Panel Event | Deals or No Deals: Trade in Asia (Sydney)VIEW EVENT DETAILS
A panel of experts discuss what to expect in 2019
A panel discussion led by Asia Society Policy Institute Vice-President and former US Deputy Trade Representative, Wendy Cutler. Senior Asian trade experts discuss the implications of US-China Trade war on the region, developments in regional trade (TPP, RCEP) and offer insights for navigating and bolstering the international and regional trading system.
This event is supported by PwC, the Australia Japan Business Co-operation Commitee, Australia Korea Business Council, the Australia Korea Young Professionals Alliance and the Export Council of Australia. Interested in partnering with us? Email us for more information.
About the commissioners
Wendy Cutler (Chair) is Vice President of the Asia Society Policy Institute. She served for nearly three decades as a diplomat and negotiator in the Office of the U.S. Trade Representative, most recently as Acting Deputy U.S. Trade Representative.
Peter Grey was formerly Australian Ambassador to Japan, the European Union, the WTO and APEC as well as being Chief Trade Negotiator. Peter’s current roles include Chairman of MLC Ltd and Co-Chair of the Japan Business Group of Corrs Chambers Westgarth.
Kim Jong-Hoon served as South Korea’s Minister for Trade and was the Chief Negotiator of the Korea-U.S. Free Trade Agreement. A career diplomat, Kim has over 38 years of experience in foreign service and trade issues.
Mari Pangestu served as Indonesia’s Minister of Trade, representing Indonesia in multilateral, regional, and bilateral trade negotiations. She is currently Professor of International Economics at the University of Indonesia.
Yoichi Suzuki is the former Japanese Ambassador to Singapore and has a long experience in international trade negotiations, including serving as Japan’s Chief Negotiator for the recently concluded EU-Japan Economic Partnership Agreement (EPA).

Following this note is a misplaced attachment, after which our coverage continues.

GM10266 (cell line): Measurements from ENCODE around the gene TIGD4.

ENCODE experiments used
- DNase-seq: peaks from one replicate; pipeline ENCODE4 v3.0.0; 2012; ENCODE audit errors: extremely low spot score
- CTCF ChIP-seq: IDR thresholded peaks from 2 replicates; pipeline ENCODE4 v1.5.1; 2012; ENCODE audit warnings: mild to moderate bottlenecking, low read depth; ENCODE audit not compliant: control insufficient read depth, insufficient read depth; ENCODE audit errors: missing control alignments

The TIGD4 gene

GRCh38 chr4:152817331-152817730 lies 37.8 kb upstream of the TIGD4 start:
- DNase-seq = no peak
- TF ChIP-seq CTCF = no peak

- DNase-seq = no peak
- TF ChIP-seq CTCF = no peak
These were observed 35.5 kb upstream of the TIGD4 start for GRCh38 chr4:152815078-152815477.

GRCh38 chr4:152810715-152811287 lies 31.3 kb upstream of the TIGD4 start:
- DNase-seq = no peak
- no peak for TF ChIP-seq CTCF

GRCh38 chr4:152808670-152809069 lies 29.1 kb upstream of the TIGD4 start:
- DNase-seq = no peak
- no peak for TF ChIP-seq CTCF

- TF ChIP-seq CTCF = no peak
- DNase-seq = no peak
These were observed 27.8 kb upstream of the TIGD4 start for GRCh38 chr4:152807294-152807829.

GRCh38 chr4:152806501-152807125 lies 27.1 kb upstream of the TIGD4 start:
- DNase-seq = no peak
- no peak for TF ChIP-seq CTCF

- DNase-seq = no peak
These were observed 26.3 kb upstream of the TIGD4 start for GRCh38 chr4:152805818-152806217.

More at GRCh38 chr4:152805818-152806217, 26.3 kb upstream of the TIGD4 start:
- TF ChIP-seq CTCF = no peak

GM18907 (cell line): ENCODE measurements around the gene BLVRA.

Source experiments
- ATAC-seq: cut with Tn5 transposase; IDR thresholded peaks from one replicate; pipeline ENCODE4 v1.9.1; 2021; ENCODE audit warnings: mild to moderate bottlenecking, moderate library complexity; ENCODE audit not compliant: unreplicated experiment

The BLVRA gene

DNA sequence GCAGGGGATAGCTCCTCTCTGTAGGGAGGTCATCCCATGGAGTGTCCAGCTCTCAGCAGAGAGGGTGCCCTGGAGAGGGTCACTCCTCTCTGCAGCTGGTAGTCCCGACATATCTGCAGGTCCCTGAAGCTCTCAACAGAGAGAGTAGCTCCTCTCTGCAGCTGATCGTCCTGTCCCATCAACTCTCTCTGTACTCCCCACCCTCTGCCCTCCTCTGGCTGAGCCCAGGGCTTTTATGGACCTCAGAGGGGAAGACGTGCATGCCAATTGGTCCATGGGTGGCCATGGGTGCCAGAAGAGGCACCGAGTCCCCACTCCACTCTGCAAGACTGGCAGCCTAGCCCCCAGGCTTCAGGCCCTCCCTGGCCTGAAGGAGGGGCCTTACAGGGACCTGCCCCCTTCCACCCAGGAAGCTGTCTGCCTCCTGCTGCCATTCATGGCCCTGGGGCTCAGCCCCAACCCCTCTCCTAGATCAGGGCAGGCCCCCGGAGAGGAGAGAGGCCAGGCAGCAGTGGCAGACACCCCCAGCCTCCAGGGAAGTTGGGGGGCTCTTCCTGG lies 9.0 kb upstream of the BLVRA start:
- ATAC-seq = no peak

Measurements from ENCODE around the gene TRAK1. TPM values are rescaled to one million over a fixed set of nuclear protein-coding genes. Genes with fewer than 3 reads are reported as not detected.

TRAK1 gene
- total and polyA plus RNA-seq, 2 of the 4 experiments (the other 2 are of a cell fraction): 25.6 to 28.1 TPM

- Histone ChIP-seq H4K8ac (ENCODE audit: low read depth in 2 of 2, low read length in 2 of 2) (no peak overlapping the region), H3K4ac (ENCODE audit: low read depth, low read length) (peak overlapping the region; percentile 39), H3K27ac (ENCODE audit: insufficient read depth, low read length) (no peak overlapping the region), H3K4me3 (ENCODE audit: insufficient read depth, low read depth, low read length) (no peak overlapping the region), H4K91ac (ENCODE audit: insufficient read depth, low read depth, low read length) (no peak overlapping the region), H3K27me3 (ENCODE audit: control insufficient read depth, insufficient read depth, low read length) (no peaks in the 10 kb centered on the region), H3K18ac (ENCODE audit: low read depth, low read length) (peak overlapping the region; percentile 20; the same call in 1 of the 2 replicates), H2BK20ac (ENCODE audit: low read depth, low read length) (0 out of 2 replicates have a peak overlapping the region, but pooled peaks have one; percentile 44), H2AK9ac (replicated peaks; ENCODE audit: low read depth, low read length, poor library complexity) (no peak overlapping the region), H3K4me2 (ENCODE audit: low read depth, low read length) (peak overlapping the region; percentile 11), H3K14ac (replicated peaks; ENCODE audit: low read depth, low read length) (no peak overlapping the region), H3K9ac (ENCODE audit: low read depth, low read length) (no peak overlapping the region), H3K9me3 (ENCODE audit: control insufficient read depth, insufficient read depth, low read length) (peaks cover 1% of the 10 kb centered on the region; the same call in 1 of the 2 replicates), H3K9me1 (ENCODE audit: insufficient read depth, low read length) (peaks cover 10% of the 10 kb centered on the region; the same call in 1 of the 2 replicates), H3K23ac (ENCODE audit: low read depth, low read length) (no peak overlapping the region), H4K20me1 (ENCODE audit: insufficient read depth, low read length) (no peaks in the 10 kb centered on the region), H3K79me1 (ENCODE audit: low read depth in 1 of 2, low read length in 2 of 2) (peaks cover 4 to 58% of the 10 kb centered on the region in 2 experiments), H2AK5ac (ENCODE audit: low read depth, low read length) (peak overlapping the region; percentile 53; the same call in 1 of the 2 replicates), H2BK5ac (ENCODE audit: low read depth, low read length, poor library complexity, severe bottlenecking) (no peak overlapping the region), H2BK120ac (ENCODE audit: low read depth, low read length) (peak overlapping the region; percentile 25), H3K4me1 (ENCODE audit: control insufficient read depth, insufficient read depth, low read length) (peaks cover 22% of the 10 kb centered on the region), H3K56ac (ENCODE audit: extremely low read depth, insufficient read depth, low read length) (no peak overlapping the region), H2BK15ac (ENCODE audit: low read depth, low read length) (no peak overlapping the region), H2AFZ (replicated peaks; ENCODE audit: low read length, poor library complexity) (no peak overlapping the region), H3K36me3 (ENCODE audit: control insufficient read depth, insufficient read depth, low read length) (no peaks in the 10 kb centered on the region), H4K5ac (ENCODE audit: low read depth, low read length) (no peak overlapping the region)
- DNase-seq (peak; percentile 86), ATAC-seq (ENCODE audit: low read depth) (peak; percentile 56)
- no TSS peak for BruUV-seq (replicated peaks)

Tu Xinquan is the Executive Dean in the China Institute for WTO Studies at the University of International Business and Economics in Beijing, China. His research covers the WTO, Chinese trade policy, and US-China trade relations.
It is a dynamic time for Trade. The past few years have seen the global and regional trade landscape challenged as never before. A growing number of people around the world are questioning the value of trade agreements, holding them accountable for slow wage growth, rising inequalities, and job losses.
The Trump administration, which has largely shunned multilateralism has stepped up its program of bilateral trade talks (with Korea, Japan, the EU, and the UK underway or on the horizon). Whilst simultaneously engaging in a trade war with China that threatens the upheaval of the global trading order.
Meanwhile, trading nations across Asia have stepped up their efforts to pursue regional agreements. The Comprehensive and Progressive Agreement on Trans-Pacific Partnership (CPTPP) – the successor to the TPP – entered into force in December, and is projected to broaden its membership base in the coming year. The Regional Comprehensive Economic Partnership (RCEP) leaders are set to conclude talks this year and efforts to reinvigorate the WTO continue.
While the two biggest players, the United States and China battle it out over billions of dollars of tariffs, what is the way forward for other trading nations in the region?
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